This kind of thing was going on in the X-Men books all the time back then - these new villains would show up with a lot of flash and hype, with a lot of mystery and veiled references surrounding them. And in the end, nothing would come of it. None of them ended up having any real staying power, because they were so half-baked, ill-defined, and poorly developed. As a budding writer at the time, I learned a very important lesson from watching this happen at Marvel: try to know who your characters are before you introduce them. Maybe not every last detail of their lives and histories, but at least know who they are, what they want, their connections to the other characters in the story, their powers and abilities, and their weaknesses. It's kind of like Method acting for writing.

Looking back, I think Traveller may have been an attempt to introduce an X-Men-like villain into the Spider-Man universe, with the thinking that what was working for the X-Men books at that time would also work for Spider-Man. I don't know for sure, but that's my theory.

At any rate, I eventually got to say the last word on Judas Traveller, and correct the situation as I saw fit. More on that when we get to it. ]

Kaine pays a visit to Jacob Raven, telling him that he's arrested the wrong man. When Raven explains that the evidence indicates otherwise, Kaine puts his hand to Raven's face and gives him a non-lethal mark similar to that found on his other victims. He then tells Raven to look in the mirror and think about the "evidence" some more. Meanwhile, at Ravencroft, the Jackal contemplates the latest developments and thinks that "I couldn't have planned it better. Or did I?"

The second part of this story takes place in Spectacular Spider-Man #223, written by Tom DeFalco and illustrated by Sal Busema and Bill Sienkiewicz. It begins with the Jackal being interviewed by Doctor Kafka and making threats about genetically reengineering the entire human race. Ben and Mary Jane are having a quiet moment at the Parker home, but Mary Jane still can't face him without his mask, so he remains in costume the entire time. At the hospital, Detective Trevane talks with Jacob Raven, who removes his bandages and proclaims that he arrested the wrong man. On the streets on NYC, the third Parker sees a newspaper article with Peter Parker's photo along with the article about his arrest, which prompts him to act.

In prison, Peter Parker wonders if Ben Reilly is responsible for the murder for which he's been arrested. He debates breaking out of prison and taking down Reilly, but that would lead to the revelation of all their identities and hell for Mary Jane and their future child. He decides to stay put for now. Back at his home, Mary Jane and Ben are discussing why he is determined to help Peter. Ben tells Mary Jane that he has a degeneration factor, like all clones, and that it's only a matter of time before it catches up to him. He wants to help Peter so that at least one of them can have a happy life. With the revelation comes trust from Mary Jane, and she removes his mask.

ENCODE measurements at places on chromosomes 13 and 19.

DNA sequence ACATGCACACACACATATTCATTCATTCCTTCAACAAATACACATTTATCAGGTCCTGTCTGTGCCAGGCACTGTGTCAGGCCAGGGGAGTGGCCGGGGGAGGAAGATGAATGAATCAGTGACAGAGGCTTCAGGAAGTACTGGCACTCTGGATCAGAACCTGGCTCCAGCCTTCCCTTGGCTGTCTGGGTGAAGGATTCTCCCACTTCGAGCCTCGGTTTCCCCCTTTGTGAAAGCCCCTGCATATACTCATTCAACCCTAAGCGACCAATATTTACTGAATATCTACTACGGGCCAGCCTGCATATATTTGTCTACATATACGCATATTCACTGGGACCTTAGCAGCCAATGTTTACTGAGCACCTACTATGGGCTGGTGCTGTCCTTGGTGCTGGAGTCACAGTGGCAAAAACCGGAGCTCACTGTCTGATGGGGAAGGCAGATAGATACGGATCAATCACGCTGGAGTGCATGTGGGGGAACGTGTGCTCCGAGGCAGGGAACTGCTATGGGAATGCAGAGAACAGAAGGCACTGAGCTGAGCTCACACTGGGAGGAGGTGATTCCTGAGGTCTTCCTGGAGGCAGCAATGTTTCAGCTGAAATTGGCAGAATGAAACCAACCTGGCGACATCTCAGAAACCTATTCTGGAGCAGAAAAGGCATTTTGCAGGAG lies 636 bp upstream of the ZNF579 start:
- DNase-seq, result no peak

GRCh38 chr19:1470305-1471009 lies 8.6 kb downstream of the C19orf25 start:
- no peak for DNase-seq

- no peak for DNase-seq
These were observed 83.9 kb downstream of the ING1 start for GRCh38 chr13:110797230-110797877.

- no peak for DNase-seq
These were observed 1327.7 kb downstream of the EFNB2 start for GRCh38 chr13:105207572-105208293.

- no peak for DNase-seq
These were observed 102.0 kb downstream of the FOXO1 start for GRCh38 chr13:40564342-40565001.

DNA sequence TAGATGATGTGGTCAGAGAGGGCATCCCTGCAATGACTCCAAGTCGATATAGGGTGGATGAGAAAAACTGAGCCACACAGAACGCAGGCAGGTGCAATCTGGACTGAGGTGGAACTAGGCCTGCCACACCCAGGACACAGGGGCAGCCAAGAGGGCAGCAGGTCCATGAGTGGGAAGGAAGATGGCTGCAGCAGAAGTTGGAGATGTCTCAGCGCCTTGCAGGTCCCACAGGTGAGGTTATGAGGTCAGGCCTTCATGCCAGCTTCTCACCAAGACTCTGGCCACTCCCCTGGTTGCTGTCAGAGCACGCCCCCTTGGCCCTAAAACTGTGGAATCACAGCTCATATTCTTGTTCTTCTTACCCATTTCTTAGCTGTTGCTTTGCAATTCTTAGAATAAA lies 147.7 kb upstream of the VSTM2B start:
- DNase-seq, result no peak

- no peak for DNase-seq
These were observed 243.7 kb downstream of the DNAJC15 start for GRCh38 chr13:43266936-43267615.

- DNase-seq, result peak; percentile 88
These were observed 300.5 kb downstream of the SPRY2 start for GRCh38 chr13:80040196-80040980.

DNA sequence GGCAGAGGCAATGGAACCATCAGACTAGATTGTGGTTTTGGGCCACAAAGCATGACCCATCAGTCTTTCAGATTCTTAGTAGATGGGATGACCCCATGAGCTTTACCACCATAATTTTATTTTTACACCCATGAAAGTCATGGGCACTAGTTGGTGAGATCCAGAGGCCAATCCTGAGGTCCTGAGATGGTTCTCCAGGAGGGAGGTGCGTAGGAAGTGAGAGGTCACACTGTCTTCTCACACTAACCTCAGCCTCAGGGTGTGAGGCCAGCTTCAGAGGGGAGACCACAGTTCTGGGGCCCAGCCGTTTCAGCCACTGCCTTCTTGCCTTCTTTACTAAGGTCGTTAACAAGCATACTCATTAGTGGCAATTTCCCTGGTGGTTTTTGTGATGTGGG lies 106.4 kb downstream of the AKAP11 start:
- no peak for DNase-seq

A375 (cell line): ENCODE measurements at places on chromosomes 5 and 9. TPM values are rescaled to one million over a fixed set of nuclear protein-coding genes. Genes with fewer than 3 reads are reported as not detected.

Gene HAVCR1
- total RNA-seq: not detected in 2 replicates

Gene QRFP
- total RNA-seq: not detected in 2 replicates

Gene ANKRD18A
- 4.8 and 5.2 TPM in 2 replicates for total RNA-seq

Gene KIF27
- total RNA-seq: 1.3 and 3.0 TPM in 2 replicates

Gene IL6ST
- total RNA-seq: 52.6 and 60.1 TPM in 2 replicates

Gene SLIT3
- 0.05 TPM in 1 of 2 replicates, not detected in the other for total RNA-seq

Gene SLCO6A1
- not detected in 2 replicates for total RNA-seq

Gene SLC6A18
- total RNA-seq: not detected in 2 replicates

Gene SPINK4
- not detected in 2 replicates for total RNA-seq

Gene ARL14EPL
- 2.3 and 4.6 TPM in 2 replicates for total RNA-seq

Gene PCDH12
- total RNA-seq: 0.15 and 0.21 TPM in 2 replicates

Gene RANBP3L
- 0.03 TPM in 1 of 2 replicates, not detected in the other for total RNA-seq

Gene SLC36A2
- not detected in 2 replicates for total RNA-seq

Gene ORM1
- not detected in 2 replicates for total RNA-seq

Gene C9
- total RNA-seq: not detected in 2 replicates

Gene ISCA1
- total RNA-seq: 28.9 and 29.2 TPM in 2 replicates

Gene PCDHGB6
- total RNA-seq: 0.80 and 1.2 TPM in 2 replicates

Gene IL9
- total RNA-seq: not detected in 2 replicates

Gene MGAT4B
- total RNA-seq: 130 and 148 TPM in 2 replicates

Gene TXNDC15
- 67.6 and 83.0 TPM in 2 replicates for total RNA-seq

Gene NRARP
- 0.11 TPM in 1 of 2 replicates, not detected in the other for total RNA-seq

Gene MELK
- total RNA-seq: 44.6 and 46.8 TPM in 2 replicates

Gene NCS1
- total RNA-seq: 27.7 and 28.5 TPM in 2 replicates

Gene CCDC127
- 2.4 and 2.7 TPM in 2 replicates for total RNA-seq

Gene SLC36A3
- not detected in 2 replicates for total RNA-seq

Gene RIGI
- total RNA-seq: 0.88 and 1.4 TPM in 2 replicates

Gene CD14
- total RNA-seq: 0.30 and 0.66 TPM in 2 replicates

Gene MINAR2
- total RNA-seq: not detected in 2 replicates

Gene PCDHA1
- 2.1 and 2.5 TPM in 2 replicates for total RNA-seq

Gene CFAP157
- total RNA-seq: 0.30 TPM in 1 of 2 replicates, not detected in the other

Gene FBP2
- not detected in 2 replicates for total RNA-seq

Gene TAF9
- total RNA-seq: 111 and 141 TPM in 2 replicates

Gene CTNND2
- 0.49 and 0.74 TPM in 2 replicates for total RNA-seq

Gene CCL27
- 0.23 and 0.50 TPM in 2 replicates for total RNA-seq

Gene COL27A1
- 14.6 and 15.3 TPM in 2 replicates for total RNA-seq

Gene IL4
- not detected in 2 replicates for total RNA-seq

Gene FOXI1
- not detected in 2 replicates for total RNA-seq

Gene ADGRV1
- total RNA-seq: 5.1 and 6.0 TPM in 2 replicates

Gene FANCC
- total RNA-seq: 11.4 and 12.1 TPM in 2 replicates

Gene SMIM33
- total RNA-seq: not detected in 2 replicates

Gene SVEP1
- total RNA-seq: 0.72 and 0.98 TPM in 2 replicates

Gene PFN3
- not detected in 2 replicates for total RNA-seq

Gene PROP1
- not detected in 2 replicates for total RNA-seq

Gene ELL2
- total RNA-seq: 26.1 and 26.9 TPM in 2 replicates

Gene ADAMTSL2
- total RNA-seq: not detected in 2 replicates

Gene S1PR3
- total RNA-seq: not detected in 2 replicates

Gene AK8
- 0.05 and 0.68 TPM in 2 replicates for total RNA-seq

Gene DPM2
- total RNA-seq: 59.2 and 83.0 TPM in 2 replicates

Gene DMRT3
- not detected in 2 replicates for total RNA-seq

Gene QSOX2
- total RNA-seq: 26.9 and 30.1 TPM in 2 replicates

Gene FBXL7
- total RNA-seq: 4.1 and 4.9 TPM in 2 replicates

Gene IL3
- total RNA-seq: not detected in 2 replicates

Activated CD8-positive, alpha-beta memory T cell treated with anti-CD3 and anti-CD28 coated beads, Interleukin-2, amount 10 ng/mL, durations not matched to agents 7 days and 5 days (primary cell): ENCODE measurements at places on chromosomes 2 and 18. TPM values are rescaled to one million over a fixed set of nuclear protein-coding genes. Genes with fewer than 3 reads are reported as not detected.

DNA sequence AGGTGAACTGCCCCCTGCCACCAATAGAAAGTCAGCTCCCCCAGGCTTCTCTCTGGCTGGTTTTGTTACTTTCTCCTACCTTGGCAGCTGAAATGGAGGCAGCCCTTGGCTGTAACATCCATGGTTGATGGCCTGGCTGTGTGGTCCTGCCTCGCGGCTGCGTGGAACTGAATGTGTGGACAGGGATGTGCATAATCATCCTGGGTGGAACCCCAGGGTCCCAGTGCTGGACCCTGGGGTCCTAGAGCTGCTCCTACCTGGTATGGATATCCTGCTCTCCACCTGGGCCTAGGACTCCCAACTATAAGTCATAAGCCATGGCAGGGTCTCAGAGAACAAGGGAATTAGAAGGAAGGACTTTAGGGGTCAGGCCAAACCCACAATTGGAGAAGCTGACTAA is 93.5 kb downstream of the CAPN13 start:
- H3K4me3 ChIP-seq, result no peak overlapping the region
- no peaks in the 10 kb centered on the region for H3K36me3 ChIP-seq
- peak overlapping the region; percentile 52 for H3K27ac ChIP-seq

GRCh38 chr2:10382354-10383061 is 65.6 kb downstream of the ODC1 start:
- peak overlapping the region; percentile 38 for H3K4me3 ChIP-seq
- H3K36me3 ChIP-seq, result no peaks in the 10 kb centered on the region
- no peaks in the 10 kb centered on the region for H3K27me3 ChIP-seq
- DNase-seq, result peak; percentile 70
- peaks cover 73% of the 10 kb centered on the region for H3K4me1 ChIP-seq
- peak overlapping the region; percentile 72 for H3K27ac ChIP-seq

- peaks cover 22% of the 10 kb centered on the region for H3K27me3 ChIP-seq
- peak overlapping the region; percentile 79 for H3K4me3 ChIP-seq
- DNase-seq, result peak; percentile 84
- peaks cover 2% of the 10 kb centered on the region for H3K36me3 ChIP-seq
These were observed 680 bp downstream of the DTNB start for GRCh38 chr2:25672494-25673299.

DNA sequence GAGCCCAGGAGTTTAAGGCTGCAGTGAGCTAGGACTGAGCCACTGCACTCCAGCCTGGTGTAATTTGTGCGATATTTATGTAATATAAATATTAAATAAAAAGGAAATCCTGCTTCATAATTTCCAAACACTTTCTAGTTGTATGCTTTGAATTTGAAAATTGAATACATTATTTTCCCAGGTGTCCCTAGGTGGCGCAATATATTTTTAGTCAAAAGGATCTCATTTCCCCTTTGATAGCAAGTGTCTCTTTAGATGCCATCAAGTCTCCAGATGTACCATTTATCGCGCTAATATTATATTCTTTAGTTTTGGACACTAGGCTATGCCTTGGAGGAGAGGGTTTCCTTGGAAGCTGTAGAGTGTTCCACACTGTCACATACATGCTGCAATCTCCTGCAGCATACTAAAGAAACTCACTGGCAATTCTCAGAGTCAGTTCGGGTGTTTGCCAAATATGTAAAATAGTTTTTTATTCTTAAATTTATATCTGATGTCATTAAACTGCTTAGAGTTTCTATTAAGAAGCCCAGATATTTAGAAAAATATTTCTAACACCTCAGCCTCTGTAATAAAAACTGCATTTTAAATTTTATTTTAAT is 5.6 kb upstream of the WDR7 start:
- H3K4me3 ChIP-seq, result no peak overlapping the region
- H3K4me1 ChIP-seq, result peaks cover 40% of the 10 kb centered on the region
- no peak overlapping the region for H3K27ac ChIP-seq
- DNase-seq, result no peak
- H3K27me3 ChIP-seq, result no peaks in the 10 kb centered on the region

Another old storyline comes in as the Jackal looks through Ravencroft's private files, specifically those of Malcom MacBride, a.k.a. the second Carrion. MacBride was a former associate of Professor Miles Warren who became Carrion. The Carrion virus was recently absorbed into Shriek, an enemy of Spider-Man's. The Jackal goes after Shriek because he wants the virus. Describing it as a weapon that makes real organic matter suffer the same effect as clone degeneration, the Jackal says that since he created it years ago, it belongs to him. Afterwards, the Jackal walks out of the institution with no one any wiser.

[ GLENN'S COMMENTS : I believe the Carrion aspect of the story was added because Mark Bernardo and I kept pointing out to everybody that we'd have to address the matter of Carrion, since he was linked to the original clone stories and was later explained away by Gerry Conway following "The Evolutionary War." We'd have to make sense of it all, or they're still be dangling plot threads that didn't jibe with what we were doing. In the end, none of the regular Spider-Man writers got around to clearing it up, so Tom Brevoort and I ended up having to produce a special one-shot to settle the matter of Carrion once and for all. ]

The 3rd Parker passes the infamous warehouse where Spider-Man captured the burglar who killed Uncle Ben and comes to understand who he is. He rushes to the cemetery, to the graves of May and Ben and remembers the life he had. Falling to his knees, hands raised high, he screams, "I am Peter Parker."

[ GLENN'S COMMENTS : I wasn't thrilled with the Jackal's threats of genetically reengineering the entire human race. I felt it was a bit too "global" for a Spider-Man story. If you go back and read the original clone stories, you see that, when all is said and done, Miles Warren was a pathetic, lovesick, screwball scientist obsessed with the memory of Gwen Stacy, and he was desperate to bring her back to life any way possible. He was also a split personality, and his "Jackal" personality led to him becoming a major crime figure. From a character standpoint, nowhere in any of this does a desire to reengineer the human race really come into play. For that matter, I never really understood why he spent all those intervening years in a pod, genetically reengineering himself into a mutated version of his Jackal persona, but I guess that's more productive than sitting around in your underwear watching Godzilla movies. ]